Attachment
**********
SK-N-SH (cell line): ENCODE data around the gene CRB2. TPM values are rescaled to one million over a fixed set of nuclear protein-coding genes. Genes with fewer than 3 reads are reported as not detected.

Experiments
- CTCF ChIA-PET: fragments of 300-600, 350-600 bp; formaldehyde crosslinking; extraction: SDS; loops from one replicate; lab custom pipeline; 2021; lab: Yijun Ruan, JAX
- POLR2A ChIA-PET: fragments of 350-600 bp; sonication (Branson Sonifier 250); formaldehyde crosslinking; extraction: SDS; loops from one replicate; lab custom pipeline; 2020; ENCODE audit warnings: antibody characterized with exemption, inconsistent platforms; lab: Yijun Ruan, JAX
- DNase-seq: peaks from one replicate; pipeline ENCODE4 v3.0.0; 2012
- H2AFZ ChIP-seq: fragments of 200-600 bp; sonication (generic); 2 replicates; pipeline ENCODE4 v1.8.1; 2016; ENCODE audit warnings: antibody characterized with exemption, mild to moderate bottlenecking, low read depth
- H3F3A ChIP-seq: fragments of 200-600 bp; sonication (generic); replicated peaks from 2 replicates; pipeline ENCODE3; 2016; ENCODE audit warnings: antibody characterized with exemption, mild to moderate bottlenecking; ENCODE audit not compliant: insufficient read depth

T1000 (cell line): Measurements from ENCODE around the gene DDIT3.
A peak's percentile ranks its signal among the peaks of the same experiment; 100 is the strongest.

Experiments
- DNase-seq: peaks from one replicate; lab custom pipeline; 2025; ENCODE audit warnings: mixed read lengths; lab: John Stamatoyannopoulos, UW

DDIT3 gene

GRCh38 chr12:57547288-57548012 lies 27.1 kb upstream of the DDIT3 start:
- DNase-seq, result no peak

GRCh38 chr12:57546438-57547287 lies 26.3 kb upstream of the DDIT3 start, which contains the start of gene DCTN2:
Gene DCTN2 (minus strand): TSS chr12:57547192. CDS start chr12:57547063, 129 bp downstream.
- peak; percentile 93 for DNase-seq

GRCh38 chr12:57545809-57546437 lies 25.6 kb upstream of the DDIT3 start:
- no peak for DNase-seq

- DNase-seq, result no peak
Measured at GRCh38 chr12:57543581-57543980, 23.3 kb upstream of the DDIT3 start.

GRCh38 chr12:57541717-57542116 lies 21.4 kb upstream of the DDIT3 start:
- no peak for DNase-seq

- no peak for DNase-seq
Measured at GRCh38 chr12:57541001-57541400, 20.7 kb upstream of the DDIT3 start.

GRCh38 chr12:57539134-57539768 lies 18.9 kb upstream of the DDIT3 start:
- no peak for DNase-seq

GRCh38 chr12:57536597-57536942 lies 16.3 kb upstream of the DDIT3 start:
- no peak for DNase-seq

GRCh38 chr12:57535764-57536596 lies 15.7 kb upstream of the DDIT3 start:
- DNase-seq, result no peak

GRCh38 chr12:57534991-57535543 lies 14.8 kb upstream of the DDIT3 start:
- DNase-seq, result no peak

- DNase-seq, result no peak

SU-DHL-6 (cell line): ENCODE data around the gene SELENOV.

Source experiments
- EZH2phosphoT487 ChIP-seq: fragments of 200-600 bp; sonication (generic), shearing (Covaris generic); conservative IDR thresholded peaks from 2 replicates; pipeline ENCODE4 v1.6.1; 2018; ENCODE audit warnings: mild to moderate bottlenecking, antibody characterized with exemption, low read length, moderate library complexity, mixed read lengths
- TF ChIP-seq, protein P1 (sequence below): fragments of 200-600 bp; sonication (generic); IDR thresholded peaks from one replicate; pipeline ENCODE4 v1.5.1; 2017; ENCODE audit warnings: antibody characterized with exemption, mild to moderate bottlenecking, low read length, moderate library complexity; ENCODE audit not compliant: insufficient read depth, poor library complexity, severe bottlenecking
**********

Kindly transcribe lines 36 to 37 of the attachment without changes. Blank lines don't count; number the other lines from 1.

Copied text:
Source experiments
- EZH2phosphoT487 ChIP-seq: fragments of 200-600 bp; sonication (generic), shearing (Covaris generic); conservative IDR thresholded peaks from 2 replicates; pipeline ENCODE4 v1.6.1; 2018; ENCODE audit warnings: mild to moderate bottlenecking, antibody characterized with exemption, low read length, moderate library complexity, mixed read lengths